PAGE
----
Early admits to the class of 2015 are receiving their financial aid packages — and learning that Yale’s aid program is increasing by a projected $9 million.
A December 15 press release announced that Yale College has raised the income level below which parents are not asked to make any contribution to their child’s tuition by $5,000, from $60,000 to $65,000. Caesar Storlazzi, director of financial aid, said he hopes the new package will increase the socioeconomic diversity of applicants to Yale in coming years. But he and Dean of Undergraduate Admissions Jeffrey Brenzel said the news about financial aid is unlikely to have a significant impact on the composition of the class of 2015, though — the funding comes too late to encourage students from low-income families to apply, Storlazzi said.
“The announcement was made right in the middle of December, and by that time most [college applicants] had already decided where they’re going to apply,” said Storlazzi. “I think what we’ll see is an increase in applicants from the lowest income group in the next admissions cycle.”
The changes are estimated to increase the financial aid budget by eight percent, from $108 million in 2010-2011 to an estimated $117 million in 2011-2012. The December press release also said Yale will not increase the student self-help and summer contributions from their current levels for the 2011-2012 academic year.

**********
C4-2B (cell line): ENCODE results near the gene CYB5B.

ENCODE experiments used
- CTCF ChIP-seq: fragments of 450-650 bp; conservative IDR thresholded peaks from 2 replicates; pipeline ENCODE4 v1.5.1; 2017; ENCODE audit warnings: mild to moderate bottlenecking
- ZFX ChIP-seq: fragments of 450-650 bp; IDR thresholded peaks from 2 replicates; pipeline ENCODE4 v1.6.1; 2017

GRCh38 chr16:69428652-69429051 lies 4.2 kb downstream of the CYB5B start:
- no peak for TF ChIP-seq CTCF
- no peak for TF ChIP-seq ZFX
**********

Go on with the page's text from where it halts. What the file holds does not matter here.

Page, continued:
Storlazzi said it is hard to predict the number of students who will benefit directly from Yale’s decision to raise the income bar from $60,000 to $65,000.
“It could be as little as 20 students or as many as 100,” he said.
Two early applicants to Yale, one of whom was deferred and one of whom was accepted, said they did not have a particularly strong reaction to the change, and that it did not affect their desire to attend Yale.
Matthew Chupack, a senior at the Harvard-Westlake School in North Hollywood, Cali. who applied early and was deferred, said he thought the increase was “necessary” in light of the economic downturn.
But Jasmine Tatum, a senior at Kent Denver School in Englewood, Colo. who was accepted early, said the changes took her by surprise.
“I thought it was fantastic — I figured Yale would cut back, considering budget constraints,” Tatum said.
Brenzel said in an e-mail that the financial aid changes demonstrate Yale’s commitment to financial aid even during a time of budget woes, as well as the University’s emphasis on inclusion and recruiting the world’s best students.
The financial program may see more changes next year, Storlazzi said, but right now it is too early to tell. He said since projections announced in December are based on the class of 2014 as a model, he said, the calculations are not exact.
“At the end of the admissions cycle, we will have a sense of what the real class of 2015 looks like,” Storlazzi said. “We will be able to look at the [changes’] effect on our budget, bring issues back, and discuss whether any more changes will take place.”
In 2009-2010, 56 percent of undergraduates received financial aid.